Hobbled by Heel Spurs?

Is there any advice that you can give me about bone spurs on my heel?

– March 27, 2002

Bone spurs are small growths on the underside of the heel that can come from strain on foot muscles and ligaments, from stretching the band of tissue that connects the heel and the ball of the foot or by repeated tearing away of the membrane that lines the heel bone. The causes of these problems can range from running or jogging to improperly fitted or worn out shoes or obesity.

However, what you may think is the pain of a heel spur, even one that shows up on an x-ray, may actually be due to a related condition, plantar fasciitis, inflammation of the plantar fascia, a band of tissue that stretches along the bottom of the foot. This problem can develop when the tissue is stretched beyond the length it can extend to normally as a result of running or jumping and can be worsened by shoes that don’t give you proper support. Plantar fasciitis is most common among runners, volleyball and tennis players, people who do step aerobics or stair climbing for exercise, those with flat feet, pregnant women, the obese and diabetics.

Because heel spurs and plantar fasciitis are so closely related, they’re usually treated the same way. First of all, if you think your pain is exercise-related, take a break from what you’ve been doing. Over-the-counter anti-inflammatory drugs (aspirin, ibuprofen) can help temporarily, or if these medications cause you gastrointestinal problems, you can take a natural anti-inflammatory. Try one of the following: ginger (Zingiber officinale) standardized to 5-6% gingerols and 6% shogoals, take one to two 500 mg tablets three to four times daily; turmeric (Curcuma longa) standardized to 95% curcuminoids, take 400-600 mg three times a day; Boswellia (Boswellia serrata) standardized to 65% Boswellic acids, take 400-1200 mg three times per day. Applying ice to the painful area can help relieve the pain, and you can take the pressure off your heel with a donut-shaped heel cushion or a heel raise placed in your shoe. There are also special stretching exercises that help – your physician or podiatrist can give you instructions.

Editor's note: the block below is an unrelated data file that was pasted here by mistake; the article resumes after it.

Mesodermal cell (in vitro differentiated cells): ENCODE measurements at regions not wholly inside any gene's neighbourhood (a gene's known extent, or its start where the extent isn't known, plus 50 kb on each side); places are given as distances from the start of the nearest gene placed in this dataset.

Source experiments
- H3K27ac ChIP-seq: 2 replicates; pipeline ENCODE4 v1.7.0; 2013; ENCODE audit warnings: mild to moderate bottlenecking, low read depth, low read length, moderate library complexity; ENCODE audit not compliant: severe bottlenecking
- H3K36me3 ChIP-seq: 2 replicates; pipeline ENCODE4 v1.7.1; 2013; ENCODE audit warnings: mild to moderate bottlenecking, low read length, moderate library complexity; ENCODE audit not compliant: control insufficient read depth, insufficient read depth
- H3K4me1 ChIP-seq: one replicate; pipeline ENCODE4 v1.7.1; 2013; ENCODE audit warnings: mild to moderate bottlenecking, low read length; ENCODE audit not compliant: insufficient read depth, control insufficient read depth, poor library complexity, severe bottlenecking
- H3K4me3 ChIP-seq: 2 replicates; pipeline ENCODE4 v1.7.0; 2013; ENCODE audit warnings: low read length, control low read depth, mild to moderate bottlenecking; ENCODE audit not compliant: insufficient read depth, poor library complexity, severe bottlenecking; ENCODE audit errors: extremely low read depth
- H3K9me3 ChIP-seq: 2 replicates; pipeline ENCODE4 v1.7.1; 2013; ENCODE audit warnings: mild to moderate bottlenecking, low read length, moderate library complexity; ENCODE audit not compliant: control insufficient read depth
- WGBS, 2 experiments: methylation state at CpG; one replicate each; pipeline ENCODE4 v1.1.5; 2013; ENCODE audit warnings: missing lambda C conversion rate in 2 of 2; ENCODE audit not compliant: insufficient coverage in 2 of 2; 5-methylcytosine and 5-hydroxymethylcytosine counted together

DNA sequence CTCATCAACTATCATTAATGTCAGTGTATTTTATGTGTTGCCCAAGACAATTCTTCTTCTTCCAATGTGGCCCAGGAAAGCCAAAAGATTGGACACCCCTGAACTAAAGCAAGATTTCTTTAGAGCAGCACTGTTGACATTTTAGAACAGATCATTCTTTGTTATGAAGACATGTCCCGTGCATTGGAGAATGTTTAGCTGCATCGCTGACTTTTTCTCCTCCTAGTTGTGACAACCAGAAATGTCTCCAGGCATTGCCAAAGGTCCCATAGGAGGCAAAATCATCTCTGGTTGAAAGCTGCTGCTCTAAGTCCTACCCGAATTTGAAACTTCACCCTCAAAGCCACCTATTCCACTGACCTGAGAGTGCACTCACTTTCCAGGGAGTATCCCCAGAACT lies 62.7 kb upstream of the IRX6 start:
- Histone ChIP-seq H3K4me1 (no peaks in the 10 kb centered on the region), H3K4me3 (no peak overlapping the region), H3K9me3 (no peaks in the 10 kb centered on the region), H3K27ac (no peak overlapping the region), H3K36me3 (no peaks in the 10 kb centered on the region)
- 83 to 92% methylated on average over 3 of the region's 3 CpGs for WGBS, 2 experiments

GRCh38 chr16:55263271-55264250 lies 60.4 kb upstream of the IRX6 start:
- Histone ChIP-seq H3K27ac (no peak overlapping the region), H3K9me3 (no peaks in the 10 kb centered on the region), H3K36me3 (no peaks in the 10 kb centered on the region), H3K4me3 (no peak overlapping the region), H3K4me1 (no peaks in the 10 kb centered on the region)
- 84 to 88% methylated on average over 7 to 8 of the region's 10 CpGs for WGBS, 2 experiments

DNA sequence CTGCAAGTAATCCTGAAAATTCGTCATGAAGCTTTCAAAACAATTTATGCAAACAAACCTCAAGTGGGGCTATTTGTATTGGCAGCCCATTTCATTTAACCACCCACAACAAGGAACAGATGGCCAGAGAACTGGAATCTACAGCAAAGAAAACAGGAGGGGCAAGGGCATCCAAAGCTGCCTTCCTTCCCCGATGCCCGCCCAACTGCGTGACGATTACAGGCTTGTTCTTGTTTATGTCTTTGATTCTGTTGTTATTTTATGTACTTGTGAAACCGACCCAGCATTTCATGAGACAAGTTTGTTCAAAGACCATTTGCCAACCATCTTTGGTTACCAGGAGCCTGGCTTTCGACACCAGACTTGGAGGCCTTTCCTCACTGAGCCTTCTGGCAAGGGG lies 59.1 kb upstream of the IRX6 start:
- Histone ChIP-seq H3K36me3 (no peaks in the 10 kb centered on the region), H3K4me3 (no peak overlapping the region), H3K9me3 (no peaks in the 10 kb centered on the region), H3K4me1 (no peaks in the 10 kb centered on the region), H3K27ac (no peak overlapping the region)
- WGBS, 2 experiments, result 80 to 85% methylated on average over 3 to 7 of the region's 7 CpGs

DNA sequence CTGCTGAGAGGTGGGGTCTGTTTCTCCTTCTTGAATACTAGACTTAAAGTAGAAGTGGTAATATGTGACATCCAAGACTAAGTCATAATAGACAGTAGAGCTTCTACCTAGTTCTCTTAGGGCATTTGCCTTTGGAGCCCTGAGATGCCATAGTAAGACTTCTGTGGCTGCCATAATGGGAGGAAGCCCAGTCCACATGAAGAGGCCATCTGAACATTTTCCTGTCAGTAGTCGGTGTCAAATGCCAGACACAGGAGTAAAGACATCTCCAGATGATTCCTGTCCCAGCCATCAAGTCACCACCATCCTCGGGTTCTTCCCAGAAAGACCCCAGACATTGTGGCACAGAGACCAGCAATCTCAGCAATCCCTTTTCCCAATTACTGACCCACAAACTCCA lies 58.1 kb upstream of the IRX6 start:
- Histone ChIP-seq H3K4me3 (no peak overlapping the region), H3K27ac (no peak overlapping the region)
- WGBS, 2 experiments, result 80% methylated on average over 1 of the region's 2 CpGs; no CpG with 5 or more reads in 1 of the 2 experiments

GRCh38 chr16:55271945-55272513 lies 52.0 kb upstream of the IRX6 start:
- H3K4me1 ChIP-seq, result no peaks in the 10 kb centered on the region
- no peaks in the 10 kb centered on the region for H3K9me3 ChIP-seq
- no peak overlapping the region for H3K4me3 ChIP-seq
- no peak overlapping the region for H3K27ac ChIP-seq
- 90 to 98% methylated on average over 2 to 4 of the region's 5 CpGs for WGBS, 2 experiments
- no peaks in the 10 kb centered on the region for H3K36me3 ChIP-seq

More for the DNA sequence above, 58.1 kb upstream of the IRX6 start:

Acupuncture can also relieve the pain, as can – for some sufferers – magnetic shoe inserts. If all else fails, cortisone injections are a last resort. I wouldn’t consider surgery – it is rarely necessary and doesn’t always work. A final word of advice: in the future, be sure that you’re wearing well-fitting shoes, the proper shoes for each activity, and that you buy new ones as soon as you notice signs of wear.

Andrew Weil, M.D.

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